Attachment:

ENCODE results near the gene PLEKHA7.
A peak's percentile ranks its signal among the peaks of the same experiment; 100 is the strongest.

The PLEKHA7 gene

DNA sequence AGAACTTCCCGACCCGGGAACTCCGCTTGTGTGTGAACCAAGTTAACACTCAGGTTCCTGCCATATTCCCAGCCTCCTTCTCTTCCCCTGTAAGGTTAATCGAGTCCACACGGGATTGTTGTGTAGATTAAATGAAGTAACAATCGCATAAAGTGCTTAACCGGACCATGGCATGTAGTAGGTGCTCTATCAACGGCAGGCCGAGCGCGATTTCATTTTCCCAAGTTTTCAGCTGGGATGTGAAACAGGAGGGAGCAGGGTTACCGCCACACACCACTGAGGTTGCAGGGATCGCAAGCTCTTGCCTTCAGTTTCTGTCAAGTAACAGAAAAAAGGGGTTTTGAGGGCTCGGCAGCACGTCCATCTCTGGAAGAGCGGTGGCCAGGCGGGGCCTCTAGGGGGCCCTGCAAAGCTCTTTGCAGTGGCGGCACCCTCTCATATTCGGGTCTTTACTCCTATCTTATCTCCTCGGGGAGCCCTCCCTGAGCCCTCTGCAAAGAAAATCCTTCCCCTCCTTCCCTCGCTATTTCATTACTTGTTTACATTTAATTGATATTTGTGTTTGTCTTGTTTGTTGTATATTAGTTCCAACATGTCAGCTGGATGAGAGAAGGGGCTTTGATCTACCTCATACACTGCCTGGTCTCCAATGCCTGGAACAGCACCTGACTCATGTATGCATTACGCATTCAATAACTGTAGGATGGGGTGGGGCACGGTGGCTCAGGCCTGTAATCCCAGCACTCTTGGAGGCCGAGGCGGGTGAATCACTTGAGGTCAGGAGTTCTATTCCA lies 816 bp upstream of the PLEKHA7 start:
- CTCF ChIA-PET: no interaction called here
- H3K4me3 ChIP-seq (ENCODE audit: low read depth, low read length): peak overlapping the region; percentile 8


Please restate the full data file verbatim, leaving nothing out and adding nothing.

ENCODE results near the gene PLEKHA7.
A peak's percentile ranks its signal among the peaks of the same experiment; 100 is the strongest.

The PLEKHA7 gene

DNA sequence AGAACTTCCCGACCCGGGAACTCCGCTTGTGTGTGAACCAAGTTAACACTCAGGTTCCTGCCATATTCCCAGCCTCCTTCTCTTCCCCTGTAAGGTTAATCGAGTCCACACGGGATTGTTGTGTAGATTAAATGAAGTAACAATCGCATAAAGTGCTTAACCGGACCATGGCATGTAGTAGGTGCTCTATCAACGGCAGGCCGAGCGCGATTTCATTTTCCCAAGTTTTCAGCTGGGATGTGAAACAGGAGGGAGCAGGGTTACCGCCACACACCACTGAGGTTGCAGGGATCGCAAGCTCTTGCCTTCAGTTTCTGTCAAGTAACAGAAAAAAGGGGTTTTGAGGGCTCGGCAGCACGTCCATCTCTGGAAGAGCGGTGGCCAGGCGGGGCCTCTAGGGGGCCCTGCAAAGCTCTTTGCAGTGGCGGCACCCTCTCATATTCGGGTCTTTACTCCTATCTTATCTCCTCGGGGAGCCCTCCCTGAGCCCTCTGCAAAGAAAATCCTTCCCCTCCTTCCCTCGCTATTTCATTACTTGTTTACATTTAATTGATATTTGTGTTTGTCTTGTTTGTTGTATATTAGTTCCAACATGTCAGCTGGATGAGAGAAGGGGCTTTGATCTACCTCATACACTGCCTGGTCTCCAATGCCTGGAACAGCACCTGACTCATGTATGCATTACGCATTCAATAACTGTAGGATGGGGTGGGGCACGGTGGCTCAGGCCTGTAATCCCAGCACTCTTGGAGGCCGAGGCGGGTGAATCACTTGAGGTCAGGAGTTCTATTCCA lies 816 bp upstream of the PLEKHA7 start:
- CTCF ChIA-PET: no interaction called here
- H3K4me3 ChIP-seq (ENCODE audit: low read depth, low read length): peak overlapping the region; percentile 8